As the use of stay-at-home orders spread beyond the state’s largest urban areas and Missouri recorded three more deaths Tuesday, Gov. Mike Parson again defended his decision not to impose a statewide rule for people to go out only for essential needs and work.
Two deaths in Springfield — one woman in her 70s and another in her 90s — were announced by Clay Goddard, director of the Springfield-Greene County Health Department. They were both residents of Morningside East of Springfield. The death of another resident, in her 80s, was announced late Monday.
A fourth woman who also lives at the home remains hospitalized.
Boone County issued a stay-at-home order after finding community transmission of the virus. That was quickly followed Tuesday by a similar order in Randolph County after a case was found there. Greene County, in southwest Missouri, also issued a stay-at-home oder.
“I don’t believe I am costing lives at all,” Parson said about resisting a statewide order. “I believe we as Missourians understand what this crisis is.”
On Tuesday afternoon, the state reported its second day of rapidly increasing infections of the novel coronavirus that causes the disease known as COVID-19. In its daily report, the Department of Health and Senior Services reported 255 confirmed infections in 30 local health department jurisdictions. Each county and the city of St. Louis is a separate jurisdiction, except that Kansas City is separate from Jackson County because it crosses county lines.
There were 97 confirmed cases in St. Louis County, which along with the city was the first to issue a stay-at-home order. Kansas City had 21 and Jackson County another 14 and a stay-at-home order took effect there on Tuesday.
Statewide, Parson is sticking with an order that limits gatherings to 10 people. State office buildings are closed to the public, most court actions are suspended and he is urging, but not ordering, people to stay at home.
“There is going to be plenty of time for people to blame people for certain things down the road,” Parson said at his daily briefing.
During the briefing, Parson brought forward Director Sandy Karsten of the Department of Public Safety to report on efforts to procure personal protective equipment, or PPE, for health care workers and first responders and the leaders of the state’s education departments to discuss how the state will continue to provide schooling during the outbreak.
Karsten said she had placed orders using $17.3 million of $18 million that Parson made available from state accounts to pay for the gear.
That order included $10 million worth of N95 respirator masks, which are in high demand for front-line interactions with those who may be infected, as well as gloves, surgical masks, gowns and disinfecting wipes, Karsten said. Deliveries will start next week.
Local agencies should also purchase as much as possible from their vendors, she said.
Other disasters experienced in recent years had a big impact on particular areas while leaving most of the state untouched. That is not the case with the coronavirus, she said.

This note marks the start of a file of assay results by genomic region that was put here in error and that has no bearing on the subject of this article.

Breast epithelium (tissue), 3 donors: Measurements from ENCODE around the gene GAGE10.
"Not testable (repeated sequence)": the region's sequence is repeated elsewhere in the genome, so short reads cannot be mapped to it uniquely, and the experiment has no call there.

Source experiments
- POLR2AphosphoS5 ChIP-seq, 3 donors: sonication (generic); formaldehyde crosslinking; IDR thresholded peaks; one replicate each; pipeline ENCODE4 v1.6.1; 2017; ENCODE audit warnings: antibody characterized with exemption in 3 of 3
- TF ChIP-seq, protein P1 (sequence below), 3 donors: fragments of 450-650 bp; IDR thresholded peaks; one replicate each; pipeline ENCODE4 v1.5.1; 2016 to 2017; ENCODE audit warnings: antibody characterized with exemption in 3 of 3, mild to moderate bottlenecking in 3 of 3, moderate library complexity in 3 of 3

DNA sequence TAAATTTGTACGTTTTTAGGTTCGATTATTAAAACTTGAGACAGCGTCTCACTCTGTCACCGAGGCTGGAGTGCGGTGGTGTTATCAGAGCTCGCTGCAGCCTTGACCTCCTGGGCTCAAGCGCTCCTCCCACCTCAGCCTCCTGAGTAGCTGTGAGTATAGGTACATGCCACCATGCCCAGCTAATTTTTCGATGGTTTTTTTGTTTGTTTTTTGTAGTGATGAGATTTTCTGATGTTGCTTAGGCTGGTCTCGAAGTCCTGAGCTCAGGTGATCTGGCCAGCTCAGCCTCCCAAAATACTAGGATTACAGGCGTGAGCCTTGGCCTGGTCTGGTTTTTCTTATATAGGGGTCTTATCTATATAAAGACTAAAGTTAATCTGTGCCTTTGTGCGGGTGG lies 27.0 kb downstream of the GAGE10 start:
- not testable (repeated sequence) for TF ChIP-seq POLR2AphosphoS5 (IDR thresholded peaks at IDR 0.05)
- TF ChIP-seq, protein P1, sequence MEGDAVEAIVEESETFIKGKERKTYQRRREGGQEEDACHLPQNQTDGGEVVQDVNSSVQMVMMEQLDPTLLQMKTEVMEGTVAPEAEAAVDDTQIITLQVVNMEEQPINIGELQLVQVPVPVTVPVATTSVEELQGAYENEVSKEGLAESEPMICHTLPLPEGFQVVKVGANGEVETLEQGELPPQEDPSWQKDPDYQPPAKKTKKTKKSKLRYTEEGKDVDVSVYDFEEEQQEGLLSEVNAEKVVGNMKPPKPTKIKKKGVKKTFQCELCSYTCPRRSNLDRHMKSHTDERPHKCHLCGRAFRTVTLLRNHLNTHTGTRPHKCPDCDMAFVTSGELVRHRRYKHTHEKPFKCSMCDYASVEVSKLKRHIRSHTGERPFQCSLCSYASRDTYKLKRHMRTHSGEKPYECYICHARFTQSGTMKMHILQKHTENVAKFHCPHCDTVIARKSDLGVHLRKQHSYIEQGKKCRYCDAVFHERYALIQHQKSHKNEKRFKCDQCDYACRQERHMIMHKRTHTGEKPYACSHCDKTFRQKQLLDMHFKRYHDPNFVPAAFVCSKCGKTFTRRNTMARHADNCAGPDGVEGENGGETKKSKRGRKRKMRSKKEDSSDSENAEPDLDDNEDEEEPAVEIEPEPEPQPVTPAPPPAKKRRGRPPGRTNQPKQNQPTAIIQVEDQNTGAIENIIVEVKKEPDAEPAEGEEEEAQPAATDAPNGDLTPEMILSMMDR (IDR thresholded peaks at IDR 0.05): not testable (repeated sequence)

“Although the COVID-19 pandemic is still developing here in Missouri and across our nation, it is already clear it will have a more sweeping impact on the state of Missouri than any other disaster that has impacted our citizens,” Karsten said.
The education leaders, Commissioner Margie Vandeven of the Department of Elementary and Secondary Education and Commissioner Zora Mulligan of the Department of Higher Education and Workforce Development, said they are working to make the changes needed for education to continue remotely for as long as needed.
“I will recognize that there is no doubt that this challenges the department’s main mission of making sure all children have access to equitable opportunity,” Vandeven said.
The state budget is going to take a big hit, Parson warned.
In one of his executive orders, Parson granted extra time to pay income taxes and file tax returns, including estimated payments for this year, without penalty.
The Legislature has not passed a budget for the coming fiscal year and the Missouri Senate has legislation pending that would fund emergency spending through the end of the current fiscal year on June 30.
Parson expressed confidence that lawmakers would be able to meet before the mandatory adjournment in mid-May and act on those bills. However, he said the budget will have to be altered dramatically to account for what will be an unprecedented decline in revenue.
During the financial crisis of 2007 to 2009, state revenues declined more than 16 percent over two years.
“It doesn’t take much to realize that the economy is in the shape it is in today and it is going to continue to slide until we take care of it,” Parson said.
The almost 40 percent increase in the number of known coronavirus cases in Missouri was almost double the rate of increase nationwide on Tuesday. Shortly before 7 p.m., the U.S. had 53,740 known infections, with more than 700 deaths. Worldwide, the number of known infections eclipsed 400,000, rising to more than 417,000. COVID-19 is blamed for more than 18,600 deaths.
The data on infections is based on tests that confirm the disease. The number of people who have been infected and not tested and the number who have died without being diagnosed is unknown.
The state is working to make testing as available as possible and has 28 mobile testing units in the field, Parson said.
“We wish we had more tests on hand,” he said. “There is no doubt about that. But unfortunately the supply all across the United States is not where it needs to be at this point.”
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